Stay tuned for more…

If you would like to request a private webinar on WiFi calling for your property portfolio, click here and we will get your questions answered.

Is your property ready for WiFi calling?

wificallingIt seems like a long time ago, but it was just last year that Apple announced iOS 8 support for WiFi calling and T-Mobile announced it would be the first major carrier to support WiFi calling on the iPhone.  The speculation started almost immediately  – what would the two biggest cellular carriers (AT&T and Verizon) do?  Would they have to support WiFi calling due to market demand? If all the major carriers supported WiFi calling, it would because a real solution to in-building cellular problems.  At Spot On we have long seen that In-Building WiFi would be the most cost effective voice solution for building owners if supported by the four majors and our belief was that if Apple were supporting it, Verizon and AT&T would eventually have to support it.  Despite two quick vague announcements from Verizon and AT&T that they would be supporting WiFi calling “sometime in 2015″, news from both on the topic has been pretty quite.  Until now…

A few days ago, RCR Wireless reported on a June petition by AT&T to the FCC in which AT&T set their 2015 target date to release WiFi calling support.  Despite CEO Ralph De La Vega’s VoWiFi-downplay statement last year that, “we’ll use WiFi calling in 2015, but only as a complement”, the AT&T petition in June had AT&T state, “As these VoIP technologies become the preferred platform for voice services…”.  It seems like AT&T is changing their tune on VoWiFi.

While Verizon has remained a bit more publicly quiet on the topic during the last 8 months, they have previously stated that their launch of VoWiFi “should be available by mid-2015″.  We have also heard through the rumor mill that Verizon is beta testing WiFi calling with a few select customers.

Now.  The real question is: Is your property ready for WiFi calling?   With support from all four major carrier WiFi will be the most cost effective method to providing in-building voice coverage and data for your residents, tenants and customers.  If you need more information on WiFi calling, or an assessment of your property’s wireless needs, please contact me.

AT&T AVP for Antenna Solutions talks In-Building Coverage & Capacity

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This year’s HetNet Expo in Chicago boasted some great speakers including featured speaker Paula Doublin, Assistant Vice President, Antenna Solutions Construction and Engineering for AT&T.  Doublin started her speech by opening up for questions and, not surprisingly, the first question asked was in regards to spending.  What was really interesting, however, was the focus on multi-faceted, well-thought out in-building deployments that address both coverage and capacity issues.  Doublin’s speech seemed to reject the “one solution fits all” approach, even going so far as to say, “I cringe when I hear the word plug and play…there is no such thing” (we agree).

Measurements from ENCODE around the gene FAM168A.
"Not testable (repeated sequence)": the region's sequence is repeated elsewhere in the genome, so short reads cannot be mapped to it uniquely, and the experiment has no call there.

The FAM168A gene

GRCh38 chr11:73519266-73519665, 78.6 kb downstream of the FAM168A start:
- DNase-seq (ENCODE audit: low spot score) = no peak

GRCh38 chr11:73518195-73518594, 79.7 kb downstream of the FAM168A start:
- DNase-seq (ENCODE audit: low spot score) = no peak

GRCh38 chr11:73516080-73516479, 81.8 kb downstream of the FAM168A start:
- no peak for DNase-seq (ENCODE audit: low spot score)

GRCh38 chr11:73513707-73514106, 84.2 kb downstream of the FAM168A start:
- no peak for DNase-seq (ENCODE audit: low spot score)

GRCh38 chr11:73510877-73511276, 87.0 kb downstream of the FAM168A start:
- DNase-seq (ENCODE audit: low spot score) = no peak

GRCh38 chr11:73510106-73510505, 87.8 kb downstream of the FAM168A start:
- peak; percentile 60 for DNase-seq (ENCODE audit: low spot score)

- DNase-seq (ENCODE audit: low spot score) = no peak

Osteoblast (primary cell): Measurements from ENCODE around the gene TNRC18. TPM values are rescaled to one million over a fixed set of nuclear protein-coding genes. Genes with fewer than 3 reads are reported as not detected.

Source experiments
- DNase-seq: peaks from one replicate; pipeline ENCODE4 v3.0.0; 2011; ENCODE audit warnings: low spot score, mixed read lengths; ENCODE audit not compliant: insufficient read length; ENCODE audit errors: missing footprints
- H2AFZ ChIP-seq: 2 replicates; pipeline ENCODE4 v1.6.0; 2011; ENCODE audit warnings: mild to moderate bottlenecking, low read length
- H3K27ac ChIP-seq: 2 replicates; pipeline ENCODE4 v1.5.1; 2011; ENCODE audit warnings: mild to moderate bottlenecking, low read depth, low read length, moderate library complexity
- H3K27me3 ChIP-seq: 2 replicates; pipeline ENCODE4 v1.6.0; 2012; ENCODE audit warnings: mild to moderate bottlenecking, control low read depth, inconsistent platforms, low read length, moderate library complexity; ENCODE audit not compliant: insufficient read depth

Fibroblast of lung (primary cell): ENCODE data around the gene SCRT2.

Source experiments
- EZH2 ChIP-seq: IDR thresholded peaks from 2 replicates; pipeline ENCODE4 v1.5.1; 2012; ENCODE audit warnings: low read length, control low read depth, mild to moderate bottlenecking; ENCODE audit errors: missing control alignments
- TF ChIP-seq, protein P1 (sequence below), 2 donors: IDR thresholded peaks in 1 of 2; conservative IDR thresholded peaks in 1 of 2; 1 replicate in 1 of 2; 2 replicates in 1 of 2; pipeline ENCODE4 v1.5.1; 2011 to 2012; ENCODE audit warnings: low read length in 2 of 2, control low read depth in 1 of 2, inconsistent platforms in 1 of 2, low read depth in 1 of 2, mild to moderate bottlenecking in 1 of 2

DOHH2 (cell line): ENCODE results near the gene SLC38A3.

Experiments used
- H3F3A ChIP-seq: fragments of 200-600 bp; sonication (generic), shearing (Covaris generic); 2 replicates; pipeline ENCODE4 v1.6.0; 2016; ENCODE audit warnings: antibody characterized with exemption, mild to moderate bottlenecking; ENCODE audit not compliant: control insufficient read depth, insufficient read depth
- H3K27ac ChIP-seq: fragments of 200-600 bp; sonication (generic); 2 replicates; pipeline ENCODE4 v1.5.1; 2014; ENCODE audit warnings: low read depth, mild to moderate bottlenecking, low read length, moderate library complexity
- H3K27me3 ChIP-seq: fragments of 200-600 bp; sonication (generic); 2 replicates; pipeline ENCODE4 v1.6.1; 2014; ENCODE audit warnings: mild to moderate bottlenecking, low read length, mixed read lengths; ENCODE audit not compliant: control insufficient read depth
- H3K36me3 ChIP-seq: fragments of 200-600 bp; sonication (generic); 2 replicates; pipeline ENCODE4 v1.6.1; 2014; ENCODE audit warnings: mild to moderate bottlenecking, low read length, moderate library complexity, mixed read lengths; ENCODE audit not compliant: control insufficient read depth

Doublin seems to support exhausting all network options to solve the coverage and capacity problems – hinting that you need all network deployment types, including WiFi and network customization and that it all has to work together to provide a successful in-building solution that provides both coverage AND capacity:

“You’ve got site acquisition, you’ve got power, you’ve got backhaul, you’ve got interoperability, you’ve got alarming and maintenance, you’ve got customer service and you’ve got technical skill. You’ve got to have all of those to deploy a macro. What about a DAS? You’ve got to have it all. What about a Wi-Fi? You’ve got to have it all. What about a small cell? You’ve got to have it all.”

At Spot On Networks, we have been speaking of network customization and customized in-building solutions for a long time.  In regards to cellular coverage the first essential step to getting the problem solved is an exhaustive frequency site survey to determine wher the actual problems are and then build the solution to fit the problem. There simply is no “one size fits all” solution.  Coverage, cost, network management and backhaul capacity (to name a few) all need to be taken into consideration to develop the idea in-building solution.    With 4 of 4 major carriers announcing support for WiFi calling coming in 2015, the complexity of in-building coverage and capacity solutions gets even greater and cost savings really begins to come into play in the MDU/ MTU spaces.

For more information about getting a site survey and frequency plan for your property email: sales@spotonnetworks.com

AT&T and WiFi calling

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A big announcement today from AT&T’s Ralph De La Vega: the carrier will support WiFi calling in 2015. See the story here:  http://www.cnet.com/news/at-t-plans-to-offer-wi-fi-calling-in-2015/

Of course De La Vega tried to downplay the significance with his statement that they “don’t have a burning desire for coverage.” Huh? Perhaps the thousand of building owners and millions of residents of Multi-Dwelling Uni (MDU) without coverage would probably disagree. Or perhaps the dozens of companies in the Distributed Antenna Space (DAS) who make millions installing systems because there’s a coverage issue might disagree. To be fair, much of the DAS work is about handling capacity problems (e.g. a stadium) not coverage problems.

Regardless, this is great news for consumers and comes only weeks after Apple announced iOS8 would support WiFi calling. It is also great news for building owners who might now consider WiFi calling as  the answer to in-building cellular problems. At a fraction of the cost of a a DAS, a WiFi network would handle voice plus data.

All U.S. consumers now need is for Verizon to step up to the plate. But with 3 of the 4 major carriers now supporting it, WiFi calling appears to gaining big momentum.